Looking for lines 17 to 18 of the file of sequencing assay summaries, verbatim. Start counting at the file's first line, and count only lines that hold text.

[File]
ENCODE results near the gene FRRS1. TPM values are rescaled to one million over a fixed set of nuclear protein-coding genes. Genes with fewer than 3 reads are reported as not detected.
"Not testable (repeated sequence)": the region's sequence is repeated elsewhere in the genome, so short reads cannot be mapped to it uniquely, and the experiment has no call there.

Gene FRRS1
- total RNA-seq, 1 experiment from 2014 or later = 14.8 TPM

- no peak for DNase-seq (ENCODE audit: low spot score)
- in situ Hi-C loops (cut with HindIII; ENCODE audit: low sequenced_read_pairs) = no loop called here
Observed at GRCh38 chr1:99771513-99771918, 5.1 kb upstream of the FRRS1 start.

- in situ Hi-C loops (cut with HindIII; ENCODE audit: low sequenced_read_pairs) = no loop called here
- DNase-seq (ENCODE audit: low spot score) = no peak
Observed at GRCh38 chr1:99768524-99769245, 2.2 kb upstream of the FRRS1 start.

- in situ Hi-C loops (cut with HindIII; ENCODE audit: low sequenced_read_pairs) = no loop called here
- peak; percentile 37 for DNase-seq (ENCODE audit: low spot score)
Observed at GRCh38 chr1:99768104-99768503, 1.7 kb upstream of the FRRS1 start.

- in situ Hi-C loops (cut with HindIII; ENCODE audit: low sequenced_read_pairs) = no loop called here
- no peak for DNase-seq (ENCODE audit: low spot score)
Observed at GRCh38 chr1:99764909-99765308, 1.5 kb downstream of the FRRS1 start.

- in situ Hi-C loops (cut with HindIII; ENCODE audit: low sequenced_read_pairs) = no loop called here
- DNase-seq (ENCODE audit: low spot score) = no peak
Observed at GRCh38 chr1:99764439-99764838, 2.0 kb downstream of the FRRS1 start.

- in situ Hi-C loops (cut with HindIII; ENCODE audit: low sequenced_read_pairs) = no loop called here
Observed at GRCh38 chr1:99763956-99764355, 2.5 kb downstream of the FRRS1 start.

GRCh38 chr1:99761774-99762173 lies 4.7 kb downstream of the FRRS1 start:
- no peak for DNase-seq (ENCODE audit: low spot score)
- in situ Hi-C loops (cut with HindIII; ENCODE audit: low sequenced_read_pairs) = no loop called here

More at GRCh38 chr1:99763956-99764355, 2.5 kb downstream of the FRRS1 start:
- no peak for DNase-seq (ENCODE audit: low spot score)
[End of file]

- in situ Hi-C loops (cut with HindIII; ENCODE audit: low sequenced_read_pairs) = no loop called here
- DNase-seq (ENCODE audit: low spot score) = no peak